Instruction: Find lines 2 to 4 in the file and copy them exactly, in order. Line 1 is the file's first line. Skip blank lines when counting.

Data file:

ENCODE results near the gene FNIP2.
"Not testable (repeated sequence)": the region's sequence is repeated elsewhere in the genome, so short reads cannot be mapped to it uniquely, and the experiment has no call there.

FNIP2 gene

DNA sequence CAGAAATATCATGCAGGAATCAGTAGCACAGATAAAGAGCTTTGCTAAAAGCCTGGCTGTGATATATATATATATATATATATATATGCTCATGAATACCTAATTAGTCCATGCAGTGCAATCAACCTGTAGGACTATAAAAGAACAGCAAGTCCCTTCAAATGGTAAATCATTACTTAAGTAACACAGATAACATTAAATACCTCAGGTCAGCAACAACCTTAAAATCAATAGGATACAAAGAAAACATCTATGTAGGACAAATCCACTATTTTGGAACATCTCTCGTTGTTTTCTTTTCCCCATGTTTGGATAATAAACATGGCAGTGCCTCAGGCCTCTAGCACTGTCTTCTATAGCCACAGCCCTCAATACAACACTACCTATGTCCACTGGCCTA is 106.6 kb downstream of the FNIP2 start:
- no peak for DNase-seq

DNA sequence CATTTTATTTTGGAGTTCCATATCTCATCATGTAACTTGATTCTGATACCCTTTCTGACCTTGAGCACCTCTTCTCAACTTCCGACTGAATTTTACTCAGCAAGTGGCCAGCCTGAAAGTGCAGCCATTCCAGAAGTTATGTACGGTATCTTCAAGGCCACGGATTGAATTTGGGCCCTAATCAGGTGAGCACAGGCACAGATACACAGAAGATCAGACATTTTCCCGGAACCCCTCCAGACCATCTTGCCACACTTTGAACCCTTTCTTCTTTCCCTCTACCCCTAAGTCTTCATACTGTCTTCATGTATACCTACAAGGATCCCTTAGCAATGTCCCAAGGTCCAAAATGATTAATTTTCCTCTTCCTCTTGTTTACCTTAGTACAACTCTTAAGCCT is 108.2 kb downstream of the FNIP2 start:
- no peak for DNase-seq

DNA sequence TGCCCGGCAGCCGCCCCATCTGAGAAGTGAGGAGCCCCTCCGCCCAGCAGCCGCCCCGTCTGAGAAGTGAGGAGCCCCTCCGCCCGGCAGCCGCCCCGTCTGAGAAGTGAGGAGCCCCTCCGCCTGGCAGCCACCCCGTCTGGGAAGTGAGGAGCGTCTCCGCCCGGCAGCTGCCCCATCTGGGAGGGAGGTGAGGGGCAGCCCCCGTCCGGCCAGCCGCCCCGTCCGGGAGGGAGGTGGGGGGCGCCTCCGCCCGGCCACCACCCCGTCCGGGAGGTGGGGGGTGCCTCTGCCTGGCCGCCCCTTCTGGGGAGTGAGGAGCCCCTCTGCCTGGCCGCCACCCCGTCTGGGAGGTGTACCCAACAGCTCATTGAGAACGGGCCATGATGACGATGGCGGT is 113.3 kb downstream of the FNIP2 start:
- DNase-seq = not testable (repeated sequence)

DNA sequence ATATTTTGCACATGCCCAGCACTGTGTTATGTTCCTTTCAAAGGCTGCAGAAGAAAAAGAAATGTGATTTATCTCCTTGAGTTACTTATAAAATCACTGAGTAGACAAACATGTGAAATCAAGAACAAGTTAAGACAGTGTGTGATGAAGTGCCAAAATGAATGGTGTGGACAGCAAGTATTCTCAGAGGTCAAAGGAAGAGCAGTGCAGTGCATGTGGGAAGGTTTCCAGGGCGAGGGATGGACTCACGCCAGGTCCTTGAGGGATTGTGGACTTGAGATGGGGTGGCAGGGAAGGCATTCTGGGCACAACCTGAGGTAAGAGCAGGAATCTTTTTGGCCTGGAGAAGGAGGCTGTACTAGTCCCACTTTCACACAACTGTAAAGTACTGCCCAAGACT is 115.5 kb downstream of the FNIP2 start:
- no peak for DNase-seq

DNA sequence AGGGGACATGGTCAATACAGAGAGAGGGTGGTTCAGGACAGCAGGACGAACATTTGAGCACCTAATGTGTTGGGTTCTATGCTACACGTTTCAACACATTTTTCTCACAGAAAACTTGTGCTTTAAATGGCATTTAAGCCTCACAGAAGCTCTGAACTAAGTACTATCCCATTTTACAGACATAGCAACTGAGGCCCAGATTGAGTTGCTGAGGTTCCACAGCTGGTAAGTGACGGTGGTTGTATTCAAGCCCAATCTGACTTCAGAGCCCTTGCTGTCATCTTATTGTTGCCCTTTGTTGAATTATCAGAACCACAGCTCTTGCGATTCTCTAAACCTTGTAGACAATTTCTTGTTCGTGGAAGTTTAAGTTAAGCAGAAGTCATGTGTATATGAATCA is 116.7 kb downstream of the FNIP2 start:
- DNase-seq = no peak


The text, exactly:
"Not testable (repeated sequence)": the region's sequence is repeated elsewhere in the genome, so short reads cannot be mapped to it uniquely, and the experiment has no call there.

FNIP2 gene

DNA sequence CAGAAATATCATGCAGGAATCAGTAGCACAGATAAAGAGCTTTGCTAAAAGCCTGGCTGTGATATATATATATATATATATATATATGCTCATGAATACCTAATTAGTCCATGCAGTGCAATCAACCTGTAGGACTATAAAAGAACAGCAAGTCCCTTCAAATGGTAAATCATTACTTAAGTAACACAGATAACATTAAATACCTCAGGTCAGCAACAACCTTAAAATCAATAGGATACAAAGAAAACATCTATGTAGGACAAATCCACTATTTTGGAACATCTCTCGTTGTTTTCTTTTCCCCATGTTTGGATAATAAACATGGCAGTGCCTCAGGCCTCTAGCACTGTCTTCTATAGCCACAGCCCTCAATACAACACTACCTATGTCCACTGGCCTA is 106.6 kb downstream of the FNIP2 start: